. speaker. mr. speaker, i rise in support of yucca mountain which by law is designated as the site for permanent geological repository for our nation's spent nuclear fuel. last year the president's blue ribbon commission on america's nuclear future issued a report but barred from even evaluating the merits of yucca mountain, despite the fact that it has been approved in a bipartisan basis by congress and signed into law by the president -- actually reaffirmed by signing of the law in 2002, the initial law was passed in 1982, and the law was amended in 1987 which in a bipartisan manner passed thue both chambers, signed by -- through both chambers, signed by different presidents, established that yucca mountain would be the repository for our nuclear spent fuel. what the blue ribbon commission did say was any host community should expect incentives. that commitment is no different from nevada when it comes to yucca mountain, and good news. the local county is consenting and ready to negotiate with the department of energy. in advance of yucca mountain even receiving its first deliver
pitted a national law against a 2004 arizona voter registration bill. the case explores the extent of state powers against the controversial backdrop of voting restrictions. arizona's proposition 200 requires state residents to provide either a driver's license, passport, birth certificate or physical proof of citizenship before they can vote. but an existing federal law requires only a sworn statement of citizenship on a voter registration form. supporters say the arizona measure cuts down on voter fraud by keeping noncitizens from voting. but opponents argue the law unfairly tarring hes minorities, immigrants, and the elderly. the case is only the most recent dispute between arizona and the federal government related to immigration issues. over the summer, the supreme court upheld part of a top state law that allowed police to check for immigration papers. other states, including alabama, georgia, kansas and tennessee, have similar laws on the books and a number of other states are also considering comparable measures. the obama administration supports the challenge to the arizon
it personally, and as a matter of policy and law. embedded in a broader effort to advance equality and opportunity for lgbt americans and all americans. to deny the opportunity to any of our daughters and sons, solely on the basis of who they are, and who they love is to deny them the chance to live up to their own god-given potential. >> one of the things that she said in this video that gay rights are human rights and human rights are gay rights, which is an echo of her famous declaration at the international women's conference in beijing back in '95. where she really stirred the fires in international diplomacy as first lady by declaring women's rights human rights. >> and that was controversial back then. that was seen as a sort of revolutionary statement, the state department was nervous that she said that. they didn't really want that to happen. i think we will be looking back ten, 20 years on the notion that gay rights are human rights and think, well, duh, the same way we think about women's rights now. >> a real generational change certainly in the republican party as we w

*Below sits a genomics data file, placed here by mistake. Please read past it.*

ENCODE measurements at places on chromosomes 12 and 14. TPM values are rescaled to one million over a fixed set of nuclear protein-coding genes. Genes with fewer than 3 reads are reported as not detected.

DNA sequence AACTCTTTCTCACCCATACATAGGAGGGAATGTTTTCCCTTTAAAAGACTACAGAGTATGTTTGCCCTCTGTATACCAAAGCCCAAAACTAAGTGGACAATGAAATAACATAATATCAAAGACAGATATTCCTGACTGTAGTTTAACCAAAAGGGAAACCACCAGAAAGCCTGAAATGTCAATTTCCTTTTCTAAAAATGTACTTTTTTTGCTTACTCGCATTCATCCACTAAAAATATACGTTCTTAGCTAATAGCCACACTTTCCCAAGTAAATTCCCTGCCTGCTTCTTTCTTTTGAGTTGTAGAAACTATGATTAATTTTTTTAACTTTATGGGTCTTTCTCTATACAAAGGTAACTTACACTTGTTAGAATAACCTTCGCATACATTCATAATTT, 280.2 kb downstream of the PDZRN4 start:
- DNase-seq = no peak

requiring all voters to show photo i.d. in order to vote. a measure that opponents of that law say would suppress the vote, particularly among minority, elderly and young voters. joining me now, msnbc's joy reid. joy, michael steele said, look, you can't say this on monday and pass these kinds of things. this is part of what's alienating those voters. >> absolutely. apparently, the governor's and legislatures out there in the world didn't get the memo from nice reince priebus. the problem with these laws, lawrence, they are far more likely to disenfranchise black and hispanic youth, something like 72% of african-americans who go to vote are asked for i.d. something like 760% of hispanics, but half of white younger people who go to vote. so you're disenfranchising people directly and black and hispanic youth are far more likely to report not voting because either they don't have the i.d. or are perceived or think they don't have the i.d. so on one hand, we're going to speak more nicely to minorities, but as a back up, we're going to make it harder for them to vote. >> and joy, there's ten
law three years after it was signed into law by the president. the government right now is struggling to meet its own deadlines, even as the law's most critical provisions are set to kick in. experts predicting it may not go so smoothly. joining me now, bob cusack, managing editor of "the hill." good morning. let's talk about the hurdles that are ahead. how much is the president facing in getting the health care mandate, especially for the states, in place? >> well, the stakes here are enormous. this is going to be president obama's legacy, whether it's good or bad. the fact that obama care has actually survived to make it this long is surprising. of course, survived the supreme court challenge and the 2012 election. but implementing is going to be tricky. there are a lot of issues. immigration reform is one issue. will immigrants who get their green card be allowed on the rolls of health care. also, employers struggling to find out what is the minimum threshold, what do they have to cover. president obama made the promise if you don't want to change your health care you don't have to